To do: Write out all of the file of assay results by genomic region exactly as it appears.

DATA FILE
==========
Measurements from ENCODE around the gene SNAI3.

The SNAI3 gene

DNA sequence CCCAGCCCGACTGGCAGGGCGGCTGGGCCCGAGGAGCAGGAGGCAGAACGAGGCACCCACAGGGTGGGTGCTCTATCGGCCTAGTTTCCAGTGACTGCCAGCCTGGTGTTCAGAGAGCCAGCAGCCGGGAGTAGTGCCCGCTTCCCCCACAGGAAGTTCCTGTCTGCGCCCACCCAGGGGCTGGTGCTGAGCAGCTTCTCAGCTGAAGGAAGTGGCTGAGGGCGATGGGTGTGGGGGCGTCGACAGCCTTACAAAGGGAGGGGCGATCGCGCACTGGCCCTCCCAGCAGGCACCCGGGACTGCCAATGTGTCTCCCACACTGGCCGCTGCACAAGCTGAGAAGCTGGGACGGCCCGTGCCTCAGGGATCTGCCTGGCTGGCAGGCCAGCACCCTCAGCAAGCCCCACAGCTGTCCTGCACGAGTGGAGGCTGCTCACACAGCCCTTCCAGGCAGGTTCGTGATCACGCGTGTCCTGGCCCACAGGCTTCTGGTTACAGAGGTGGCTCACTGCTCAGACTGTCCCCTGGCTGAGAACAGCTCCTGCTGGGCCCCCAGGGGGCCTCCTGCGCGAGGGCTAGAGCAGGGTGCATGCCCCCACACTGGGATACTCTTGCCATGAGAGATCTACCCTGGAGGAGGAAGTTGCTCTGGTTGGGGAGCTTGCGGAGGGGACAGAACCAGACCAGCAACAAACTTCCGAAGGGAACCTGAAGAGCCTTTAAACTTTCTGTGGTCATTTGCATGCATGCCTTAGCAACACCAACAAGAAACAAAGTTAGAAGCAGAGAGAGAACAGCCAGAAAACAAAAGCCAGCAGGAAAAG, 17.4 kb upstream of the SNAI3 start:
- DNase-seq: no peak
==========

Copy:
Measurements from ENCODE around the gene SNAI3.

The SNAI3 gene

DNA sequence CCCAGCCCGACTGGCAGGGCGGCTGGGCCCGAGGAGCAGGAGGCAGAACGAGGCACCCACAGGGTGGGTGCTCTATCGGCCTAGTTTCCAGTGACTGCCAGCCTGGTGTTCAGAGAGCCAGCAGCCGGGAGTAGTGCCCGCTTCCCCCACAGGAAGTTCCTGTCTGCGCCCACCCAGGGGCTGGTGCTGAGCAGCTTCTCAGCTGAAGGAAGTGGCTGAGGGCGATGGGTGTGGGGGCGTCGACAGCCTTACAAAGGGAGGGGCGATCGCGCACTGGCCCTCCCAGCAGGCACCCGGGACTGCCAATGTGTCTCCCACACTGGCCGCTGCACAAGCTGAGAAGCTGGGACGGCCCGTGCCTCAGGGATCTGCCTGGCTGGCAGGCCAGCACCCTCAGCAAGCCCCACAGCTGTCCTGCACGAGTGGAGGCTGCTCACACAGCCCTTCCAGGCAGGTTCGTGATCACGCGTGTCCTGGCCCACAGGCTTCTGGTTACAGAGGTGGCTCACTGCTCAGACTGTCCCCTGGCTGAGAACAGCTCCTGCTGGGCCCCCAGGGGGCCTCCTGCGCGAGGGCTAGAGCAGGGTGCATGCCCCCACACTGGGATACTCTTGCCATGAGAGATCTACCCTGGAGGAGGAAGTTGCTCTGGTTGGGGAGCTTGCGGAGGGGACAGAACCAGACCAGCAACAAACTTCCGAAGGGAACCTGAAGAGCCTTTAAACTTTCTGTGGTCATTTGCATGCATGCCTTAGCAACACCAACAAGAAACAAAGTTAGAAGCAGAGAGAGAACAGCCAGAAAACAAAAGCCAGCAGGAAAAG, 17.4 kb upstream of the SNAI3 start:
- DNase-seq: no peak